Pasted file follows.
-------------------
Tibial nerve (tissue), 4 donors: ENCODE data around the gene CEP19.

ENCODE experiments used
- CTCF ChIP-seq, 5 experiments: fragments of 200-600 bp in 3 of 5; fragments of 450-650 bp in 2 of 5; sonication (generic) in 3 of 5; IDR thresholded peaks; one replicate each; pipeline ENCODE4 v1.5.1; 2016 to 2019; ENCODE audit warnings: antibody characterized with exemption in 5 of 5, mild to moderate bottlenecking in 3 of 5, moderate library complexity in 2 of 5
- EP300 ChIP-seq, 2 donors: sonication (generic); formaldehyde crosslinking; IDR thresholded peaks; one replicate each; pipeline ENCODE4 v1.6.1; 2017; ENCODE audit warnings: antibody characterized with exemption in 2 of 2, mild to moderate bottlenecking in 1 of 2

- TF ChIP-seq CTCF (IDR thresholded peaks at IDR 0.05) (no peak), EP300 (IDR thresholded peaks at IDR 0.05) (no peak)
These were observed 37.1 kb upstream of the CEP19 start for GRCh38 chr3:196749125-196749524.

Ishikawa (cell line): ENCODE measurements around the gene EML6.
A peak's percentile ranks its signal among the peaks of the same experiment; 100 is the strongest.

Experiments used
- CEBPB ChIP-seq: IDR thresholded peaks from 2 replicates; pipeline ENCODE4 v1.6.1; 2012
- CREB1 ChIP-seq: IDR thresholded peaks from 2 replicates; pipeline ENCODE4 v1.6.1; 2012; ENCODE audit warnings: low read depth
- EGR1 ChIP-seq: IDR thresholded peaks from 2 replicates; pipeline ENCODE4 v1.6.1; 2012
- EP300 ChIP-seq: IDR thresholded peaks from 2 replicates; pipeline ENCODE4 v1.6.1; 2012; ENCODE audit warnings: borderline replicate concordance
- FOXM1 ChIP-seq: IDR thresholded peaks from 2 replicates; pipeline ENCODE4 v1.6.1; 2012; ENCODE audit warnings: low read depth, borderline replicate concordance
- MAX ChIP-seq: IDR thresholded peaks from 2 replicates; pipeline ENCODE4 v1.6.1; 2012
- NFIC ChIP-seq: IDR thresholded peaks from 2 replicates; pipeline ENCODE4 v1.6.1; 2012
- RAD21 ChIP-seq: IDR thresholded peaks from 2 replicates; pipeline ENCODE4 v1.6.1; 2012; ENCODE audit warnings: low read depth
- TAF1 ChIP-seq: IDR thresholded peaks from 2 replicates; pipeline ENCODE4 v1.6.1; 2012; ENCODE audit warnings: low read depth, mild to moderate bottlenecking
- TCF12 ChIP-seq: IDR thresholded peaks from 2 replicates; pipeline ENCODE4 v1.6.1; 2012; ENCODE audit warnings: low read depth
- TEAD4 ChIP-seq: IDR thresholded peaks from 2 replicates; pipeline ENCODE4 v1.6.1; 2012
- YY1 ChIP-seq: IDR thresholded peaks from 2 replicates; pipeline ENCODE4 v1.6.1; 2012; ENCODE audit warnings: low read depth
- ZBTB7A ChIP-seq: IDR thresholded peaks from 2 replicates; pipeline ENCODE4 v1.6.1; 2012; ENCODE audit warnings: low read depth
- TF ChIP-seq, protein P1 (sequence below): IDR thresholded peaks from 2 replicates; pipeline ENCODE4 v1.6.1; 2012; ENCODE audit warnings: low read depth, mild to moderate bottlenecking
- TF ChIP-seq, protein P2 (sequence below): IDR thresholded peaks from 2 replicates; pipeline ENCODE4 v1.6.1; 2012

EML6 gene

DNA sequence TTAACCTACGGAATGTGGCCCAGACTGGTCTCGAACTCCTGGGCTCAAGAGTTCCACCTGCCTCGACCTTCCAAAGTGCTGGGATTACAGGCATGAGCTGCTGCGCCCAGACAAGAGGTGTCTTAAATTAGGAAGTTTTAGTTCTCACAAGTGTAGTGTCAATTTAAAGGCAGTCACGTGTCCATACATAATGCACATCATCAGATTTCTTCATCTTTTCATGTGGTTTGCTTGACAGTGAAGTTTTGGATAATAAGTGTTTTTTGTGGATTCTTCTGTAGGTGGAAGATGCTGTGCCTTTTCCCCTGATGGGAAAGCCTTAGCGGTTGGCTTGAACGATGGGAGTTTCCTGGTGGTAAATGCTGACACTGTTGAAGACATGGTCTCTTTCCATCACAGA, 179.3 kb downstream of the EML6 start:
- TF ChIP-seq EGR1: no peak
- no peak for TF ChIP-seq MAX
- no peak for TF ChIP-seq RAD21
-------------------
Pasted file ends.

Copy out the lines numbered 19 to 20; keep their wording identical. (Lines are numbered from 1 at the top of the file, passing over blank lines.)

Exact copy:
- TCF12 ChIP-seq: IDR thresholded peaks from 2 replicates; pipeline ENCODE4 v1.6.1; 2012; ENCODE audit warnings: low read depth
- TEAD4 ChIP-seq: IDR thresholded peaks from 2 replicates; pipeline ENCODE4 v1.6.1; 2012